Can You Sue a Nursing Home for Bed Sores?

With proper care, diagnosis, and treatment, bedsores are a highly preventable problem. The development of bedsores in an elderly nursing home resident suggests that his or her caregivers did not meet accepted standards of care, which in turn may create valid cause to sue the nursing home and the resident’s caregivers for negligence. 

The personal injury lawyers at Kantrowitz, Goldhamer & Graifman represent nursing home residents in New York and New Jersey to recover damages when those residents suffer from bedsores and other negligent nursing home care. We believe that elder care facilities should be held accountable for the health and welfare of their bedridden or immobile residents, and we fight to recover the largest available damages for them and their families.

Bedsores are a sign of neglect.

Bedsores are skin injuries that form when there is too much pressure on the same portion of a person’s skin over a prolonged period of time.

Bedridden and immobile nursing home residents who sit or lie in one position for several hours can develop skin ulcers when that pressure restricts blood flow to the skin’s surface. The medical community is of an almost universal mind that bedsores are readily diagnosable, and are treatable through regular movement and repositioning of an immobile patient.

Bedsore complications can be deadly.

Bedsores progress through four stages:

  1. Red, swollen or sensitive skin without any ulcerations or lesions;
  2. Blistering or rupturing of the upper layer of skin;
  3. Skin rupturing that extends below the outer skin layers;
  4. Extensive skin loss that exposes muscle and bone tissue.

The third and fourth stages can lead to fatal infections, particularly among nursing home residents whose health is already compromised by other medical conditions.

Bedsore victims and their families have several options to sue for damages.

Bedsore lawsuits are all based on some form of negligence, which requires a bedsore victim to show that an elder care facility or caregiver owed that victim an obligation of care, that the facility or caregiver failed to meet that obligation, and that the victim suffered losses or injuries as a direct and proximate result of that failure.

Most bedsore lawsuits includes causes of action for personal injury and neglect against the owners and managers of the nursing facility. A bedsore lawsuit might also include claims for medical malpractice against caregivers who failed to properly diagnose or treat bedsores in their early stages.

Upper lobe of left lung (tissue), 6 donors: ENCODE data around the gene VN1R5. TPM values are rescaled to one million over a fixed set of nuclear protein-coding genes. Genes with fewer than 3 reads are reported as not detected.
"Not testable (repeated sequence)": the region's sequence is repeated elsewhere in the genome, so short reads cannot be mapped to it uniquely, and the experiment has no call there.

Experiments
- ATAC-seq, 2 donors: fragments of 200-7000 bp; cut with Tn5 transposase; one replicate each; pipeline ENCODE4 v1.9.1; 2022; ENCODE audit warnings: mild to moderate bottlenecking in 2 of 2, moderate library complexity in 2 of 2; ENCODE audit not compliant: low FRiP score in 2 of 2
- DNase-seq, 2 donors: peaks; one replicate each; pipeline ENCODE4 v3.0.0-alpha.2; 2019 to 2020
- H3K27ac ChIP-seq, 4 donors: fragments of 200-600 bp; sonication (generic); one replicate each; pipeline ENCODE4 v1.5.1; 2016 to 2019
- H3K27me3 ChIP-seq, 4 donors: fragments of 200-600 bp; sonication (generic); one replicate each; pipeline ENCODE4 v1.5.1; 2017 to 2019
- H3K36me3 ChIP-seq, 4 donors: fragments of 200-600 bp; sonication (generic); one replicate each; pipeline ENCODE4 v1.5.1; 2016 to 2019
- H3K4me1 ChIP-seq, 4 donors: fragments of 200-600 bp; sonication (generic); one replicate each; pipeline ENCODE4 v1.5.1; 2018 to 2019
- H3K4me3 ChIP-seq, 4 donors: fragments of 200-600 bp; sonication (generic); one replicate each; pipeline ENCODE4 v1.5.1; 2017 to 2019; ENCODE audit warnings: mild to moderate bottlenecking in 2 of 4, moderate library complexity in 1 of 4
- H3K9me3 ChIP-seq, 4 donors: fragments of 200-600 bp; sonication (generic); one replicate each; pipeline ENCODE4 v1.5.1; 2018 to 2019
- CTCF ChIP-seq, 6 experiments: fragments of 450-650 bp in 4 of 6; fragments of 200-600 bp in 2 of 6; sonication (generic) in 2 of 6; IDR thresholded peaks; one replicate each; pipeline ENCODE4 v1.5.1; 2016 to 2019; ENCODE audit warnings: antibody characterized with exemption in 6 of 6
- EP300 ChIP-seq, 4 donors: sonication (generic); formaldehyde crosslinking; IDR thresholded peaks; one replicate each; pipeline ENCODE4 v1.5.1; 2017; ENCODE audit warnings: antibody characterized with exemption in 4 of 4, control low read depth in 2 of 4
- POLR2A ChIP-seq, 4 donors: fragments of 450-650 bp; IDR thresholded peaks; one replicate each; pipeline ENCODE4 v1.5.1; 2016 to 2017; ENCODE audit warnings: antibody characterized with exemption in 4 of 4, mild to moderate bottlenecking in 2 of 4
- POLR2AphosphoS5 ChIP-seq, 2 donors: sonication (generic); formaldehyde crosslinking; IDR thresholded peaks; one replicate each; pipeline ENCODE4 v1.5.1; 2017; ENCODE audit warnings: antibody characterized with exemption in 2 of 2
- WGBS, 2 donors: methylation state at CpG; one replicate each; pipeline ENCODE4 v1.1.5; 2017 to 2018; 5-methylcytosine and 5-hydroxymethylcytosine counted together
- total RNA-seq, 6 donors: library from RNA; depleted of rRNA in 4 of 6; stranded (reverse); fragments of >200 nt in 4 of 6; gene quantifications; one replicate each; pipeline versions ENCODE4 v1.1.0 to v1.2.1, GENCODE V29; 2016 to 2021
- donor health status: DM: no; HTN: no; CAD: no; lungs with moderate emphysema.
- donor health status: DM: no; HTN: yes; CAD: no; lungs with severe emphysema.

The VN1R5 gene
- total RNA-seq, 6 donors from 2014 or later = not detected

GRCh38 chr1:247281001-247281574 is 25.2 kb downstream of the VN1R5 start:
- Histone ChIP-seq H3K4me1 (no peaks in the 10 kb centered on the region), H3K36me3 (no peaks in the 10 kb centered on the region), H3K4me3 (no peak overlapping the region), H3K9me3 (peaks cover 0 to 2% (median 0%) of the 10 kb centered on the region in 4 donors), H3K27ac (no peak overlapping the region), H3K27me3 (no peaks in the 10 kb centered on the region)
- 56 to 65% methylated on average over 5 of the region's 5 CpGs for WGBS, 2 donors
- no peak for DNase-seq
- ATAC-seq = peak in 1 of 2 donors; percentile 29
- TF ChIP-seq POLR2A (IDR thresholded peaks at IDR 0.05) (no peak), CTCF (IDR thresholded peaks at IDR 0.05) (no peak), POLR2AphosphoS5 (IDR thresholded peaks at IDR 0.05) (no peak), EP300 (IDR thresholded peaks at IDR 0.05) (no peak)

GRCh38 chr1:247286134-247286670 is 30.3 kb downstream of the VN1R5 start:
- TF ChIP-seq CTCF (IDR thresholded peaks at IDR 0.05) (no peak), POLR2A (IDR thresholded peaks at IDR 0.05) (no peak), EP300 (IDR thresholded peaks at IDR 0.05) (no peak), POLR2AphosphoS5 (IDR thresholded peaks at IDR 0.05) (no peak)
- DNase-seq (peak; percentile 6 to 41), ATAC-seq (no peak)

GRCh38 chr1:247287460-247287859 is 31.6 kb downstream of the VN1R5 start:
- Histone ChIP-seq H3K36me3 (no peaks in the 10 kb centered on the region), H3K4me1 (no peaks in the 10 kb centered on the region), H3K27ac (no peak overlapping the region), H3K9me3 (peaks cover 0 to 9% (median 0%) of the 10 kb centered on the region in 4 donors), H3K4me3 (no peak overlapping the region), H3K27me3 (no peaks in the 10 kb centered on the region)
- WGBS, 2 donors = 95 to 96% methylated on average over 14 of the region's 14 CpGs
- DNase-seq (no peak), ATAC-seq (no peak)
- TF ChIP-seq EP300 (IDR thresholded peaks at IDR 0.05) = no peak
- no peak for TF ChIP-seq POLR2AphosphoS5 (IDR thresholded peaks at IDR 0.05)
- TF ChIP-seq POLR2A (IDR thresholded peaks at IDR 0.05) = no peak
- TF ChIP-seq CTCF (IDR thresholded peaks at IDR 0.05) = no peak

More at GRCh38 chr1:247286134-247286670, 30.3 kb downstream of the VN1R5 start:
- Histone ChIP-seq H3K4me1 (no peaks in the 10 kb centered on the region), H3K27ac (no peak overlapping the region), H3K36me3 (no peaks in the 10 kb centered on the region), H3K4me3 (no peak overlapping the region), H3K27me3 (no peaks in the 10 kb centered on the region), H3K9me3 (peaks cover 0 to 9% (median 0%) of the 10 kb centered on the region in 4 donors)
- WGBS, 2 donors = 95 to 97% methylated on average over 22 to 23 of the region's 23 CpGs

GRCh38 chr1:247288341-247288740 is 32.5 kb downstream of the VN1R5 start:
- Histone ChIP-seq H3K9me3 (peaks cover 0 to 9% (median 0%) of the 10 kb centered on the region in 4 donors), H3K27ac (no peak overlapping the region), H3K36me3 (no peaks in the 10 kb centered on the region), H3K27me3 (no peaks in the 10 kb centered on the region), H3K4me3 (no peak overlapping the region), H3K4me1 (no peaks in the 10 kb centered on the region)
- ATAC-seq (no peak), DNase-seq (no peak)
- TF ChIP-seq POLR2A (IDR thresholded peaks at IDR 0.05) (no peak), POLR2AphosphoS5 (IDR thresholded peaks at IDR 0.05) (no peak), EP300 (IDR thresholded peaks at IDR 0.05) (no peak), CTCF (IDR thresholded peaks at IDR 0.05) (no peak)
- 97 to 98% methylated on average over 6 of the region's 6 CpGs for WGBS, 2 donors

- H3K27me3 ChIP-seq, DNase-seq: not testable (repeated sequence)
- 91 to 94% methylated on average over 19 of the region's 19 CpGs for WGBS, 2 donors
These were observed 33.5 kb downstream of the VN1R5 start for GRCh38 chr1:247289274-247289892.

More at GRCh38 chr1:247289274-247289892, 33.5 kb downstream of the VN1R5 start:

In extreme cases where bedsores lead to fatal infections, a nursing home resident’s family may have a cause of action for wrongful death.

New York’s laws facilitate bedsore lawsuits.

The health care laws in New York State specifically obligate nursing homes to ensure that their residents do not develop bedsores, and to promptly treat those bedsores when they do develop.

A second state law gives residents and their families a direct cause of action to sue a nursing home when it does not provide its residents with the proper care. 

Bedsores may be one symptom of a greater neglect problem.

Nursing home residents may be either unable or reluctant to report problems to their families or caregivers. This places a burden on the resident’s family members to watch for bedsores and other signs of neglect at the facility. Those signs can include matters such as the general cleanliness of the facility and its residents. Family members should also watch for bruises on a resident’s skin that cannot be explained by the resident’s general medical condition, and they should pay close attention to the resident’s financial, psychological, and emotional health, all of which can suffer when a nursing home resident is subject to abuse or neglect.

Bedsore lawsuits are subject to certain time limits.

In New York State, a bedsore negligence lawsuit must be filed within three years after the first occurrence of a bedsore on a nursing home resident. A bedsore medical malpractice lawsuit must be filed within two years and six months of the last treatment that gives rise to the malpractice cause of action. New Jersey has a shorter two-year deadline.

Given these time limits, a nursing home resident and his or her family should contact an experienced nursing home abuse lawyer as soon as is possible if bedsores develop as the result of neglectful care.

Concerned About Your Loved One’s Bed Sores? Call KGG

A New Jersey & New York personal injury lawyer at Kantrowitz, Goldhamer & Graifman has the knowledge and experience to recover the damages that nursing home residents and their families deserve when those residents have suffered neglect at the hands of the caregivers who are entrusted to keep them healthy and safe.

Please call our offices to schedule a complimentary consultation with one of our experienced elder abuse and bedsore attorneys.